Winning the game wasn’t final decision for Eagles, Bengals

CINCINNATI (AP) – Trick plays went backward. Punts barely went forward. Chances to take the lead got frittered away with numbing ineptitude.

If ever a game deserved to end without a winner, this was it.

After 3 hours and 46 minutes of ugly and unsettling play, the Eagles and Bengals walked away with the NFL’s first tied game in six years Sunday. It ended 13-13 after Cincinnati’s Shayne Graham missed a 47-yard field-goal attempt with 7 seconds left in overtime.

For the first time since the Falcons and Steelers played to a 34-34 tie on Nov. 10, 2002, the NFL had a game that went 75 minutes with neither team coming out ahead.

Basically, it was a waste of an afternoon.

“I don’t believe in ties,” said defensive end Trent Cole, who had two of Philadelphia’s eight sacks. “I’m used to playing football until the end, until someone scores. That should decide the game. Taking a tie is a bad feeling.”

Players on both teams were unsure of the rules, thinking the game would continue until someone scored. It was only in the closing seconds of overtime that they all knew they were headed for a rarity – an NFL game that ends with no one ahead.

They earned the ignominy.

The Eagles (5-4-1) came to town knowing they needed a win to stay in the middle of the playoff chase. Not only that, they needed to start looking like a playoff team. They have one of the league’s top defenses, but quarterback Donovan McNabb has struggled without a running game to help on short-yardage downs.

Philadelphia’s solution? Just throw it.

The Eagles had 18 third-down plays, and tried to throw on every one of them – even the three times they needed only one more yard for a first down. They went 0-for-3 on those short-yardage tries, and were 3-of-18 overall on third downs.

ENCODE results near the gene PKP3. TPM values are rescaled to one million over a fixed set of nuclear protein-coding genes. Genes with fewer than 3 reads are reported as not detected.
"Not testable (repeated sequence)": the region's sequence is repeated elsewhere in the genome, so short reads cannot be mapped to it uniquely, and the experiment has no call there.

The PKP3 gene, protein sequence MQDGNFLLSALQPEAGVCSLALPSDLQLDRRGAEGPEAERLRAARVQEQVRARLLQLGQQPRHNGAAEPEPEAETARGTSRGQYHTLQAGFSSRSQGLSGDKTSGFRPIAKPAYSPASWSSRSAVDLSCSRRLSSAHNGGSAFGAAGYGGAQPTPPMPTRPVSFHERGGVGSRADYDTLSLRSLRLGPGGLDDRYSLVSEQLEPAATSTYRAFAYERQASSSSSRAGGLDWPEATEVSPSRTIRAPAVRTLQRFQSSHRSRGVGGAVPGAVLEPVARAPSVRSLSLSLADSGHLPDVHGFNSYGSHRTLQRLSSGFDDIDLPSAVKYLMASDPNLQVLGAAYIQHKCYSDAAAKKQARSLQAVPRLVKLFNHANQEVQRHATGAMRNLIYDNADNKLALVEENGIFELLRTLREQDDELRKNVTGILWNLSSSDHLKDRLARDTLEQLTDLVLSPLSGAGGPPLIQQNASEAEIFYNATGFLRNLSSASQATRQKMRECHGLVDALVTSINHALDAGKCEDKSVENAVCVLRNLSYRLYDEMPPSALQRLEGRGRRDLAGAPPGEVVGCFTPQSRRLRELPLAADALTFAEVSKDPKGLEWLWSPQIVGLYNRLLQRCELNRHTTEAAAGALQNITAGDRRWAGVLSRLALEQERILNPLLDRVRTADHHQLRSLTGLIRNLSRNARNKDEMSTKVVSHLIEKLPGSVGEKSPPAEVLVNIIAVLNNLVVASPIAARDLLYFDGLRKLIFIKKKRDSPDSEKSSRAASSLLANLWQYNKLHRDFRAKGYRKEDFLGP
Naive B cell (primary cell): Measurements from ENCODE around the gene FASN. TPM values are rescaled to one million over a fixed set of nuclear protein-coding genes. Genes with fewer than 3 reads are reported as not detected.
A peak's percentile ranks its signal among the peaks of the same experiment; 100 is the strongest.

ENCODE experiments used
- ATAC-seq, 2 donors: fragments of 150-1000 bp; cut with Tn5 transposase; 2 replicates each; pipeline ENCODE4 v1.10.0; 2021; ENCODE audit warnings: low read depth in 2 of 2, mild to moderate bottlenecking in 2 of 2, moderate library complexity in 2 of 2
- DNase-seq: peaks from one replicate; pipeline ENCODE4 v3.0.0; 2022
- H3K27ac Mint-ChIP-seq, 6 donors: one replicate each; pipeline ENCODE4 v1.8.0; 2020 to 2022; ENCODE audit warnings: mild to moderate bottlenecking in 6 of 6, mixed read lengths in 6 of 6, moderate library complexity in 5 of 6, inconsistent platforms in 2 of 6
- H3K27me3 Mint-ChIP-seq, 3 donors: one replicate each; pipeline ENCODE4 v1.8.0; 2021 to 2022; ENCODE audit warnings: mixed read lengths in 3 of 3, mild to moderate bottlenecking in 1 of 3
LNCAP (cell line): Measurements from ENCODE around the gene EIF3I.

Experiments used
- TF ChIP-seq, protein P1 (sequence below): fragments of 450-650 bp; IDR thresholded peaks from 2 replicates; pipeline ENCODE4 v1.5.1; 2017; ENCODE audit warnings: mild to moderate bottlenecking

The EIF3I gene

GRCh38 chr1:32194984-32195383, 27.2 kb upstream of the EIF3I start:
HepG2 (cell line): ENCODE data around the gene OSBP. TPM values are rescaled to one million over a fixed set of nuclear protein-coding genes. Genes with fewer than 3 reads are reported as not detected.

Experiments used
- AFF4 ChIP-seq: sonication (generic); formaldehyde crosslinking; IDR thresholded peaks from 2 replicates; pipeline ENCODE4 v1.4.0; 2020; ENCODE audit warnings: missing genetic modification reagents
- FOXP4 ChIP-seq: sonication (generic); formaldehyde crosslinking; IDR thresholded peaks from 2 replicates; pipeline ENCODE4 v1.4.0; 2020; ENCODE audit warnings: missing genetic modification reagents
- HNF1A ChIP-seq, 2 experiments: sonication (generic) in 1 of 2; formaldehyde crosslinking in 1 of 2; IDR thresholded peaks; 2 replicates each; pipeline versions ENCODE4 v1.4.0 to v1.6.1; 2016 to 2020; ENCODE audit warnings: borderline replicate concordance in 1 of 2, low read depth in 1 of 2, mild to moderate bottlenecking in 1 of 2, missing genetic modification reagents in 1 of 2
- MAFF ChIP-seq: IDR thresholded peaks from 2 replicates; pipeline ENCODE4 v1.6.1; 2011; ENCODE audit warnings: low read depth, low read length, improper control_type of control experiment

“Today we tried a couple of different things, and we weren’t successful,” said Brian Westbrook, ran for 60 yards in his third straight subpar game.

The play calling is going to come under scrutiny after the Eagles settled for their first tie since 1997. They tried a flea-flicker that fell incomplete. They lined up rookie receiver DeSean Jackson in a shotgun formation during the overtime, and he flipped the ball to Westbrook for a 3-yard loss.

McNabb set the game on course for its unsatisfying finish by losing a fumble and throwing three interceptions, matching his career high. He set up 10 of the Bengals’ points with his turnovers. Then, the 10th-year quarterback showed he needs some help with the rules, too.

He and several teammates thought they would keep going until someone pulled ahead. They weren’t aware that an NFL game could end tied.

“I guess we’re aware of that now,” said McNabb, who was 28-of-58 for 339 yards. “In college, there are multiple overtimes, and in high school and Pop Warner. I never knew in the professional ranks it would end that way. I hate to see what would happen in the Super Bowl and the playoffs.”

Uh, Donovan? They play those until someone wins.

Moving on to the Bengals …

Cincinnati (1-8-1) was coming off two good weeks – its first win of the season, followed by its bye week. The Bengals were trying to match their longest winning streak of the last two seasons by winning two in a row. They had their chance at the end, despite giving up eight sacks and failing to get into the end zone after a first-and-goal from inside the 1-yard line.

Sav Rocca’s third poor punt – this one went 37 yards – and Sheldon Brown’s 15-yard penalty for roughing quarterback Ryan Fitzpatrick put the Bengals in range for one of the NFL’s most accurate kickers of all time. Graham was 6-for-6 on tries between 40-49 yards this season, and had missed only one attempt all season.

His kick from 47 yards away was long enough, but drifted inches wide of the right upright with 7 seconds left.

“There’s not much to say,” Graham said. “Just a lot of disappointment.”

The Bengals have long been out of contention, so this was just another bad afternoon in a series of them. The Eagles had a lot at stake.

“We were treating this like a playoff game,” Cole said.

Not really. Those don’t end in ties.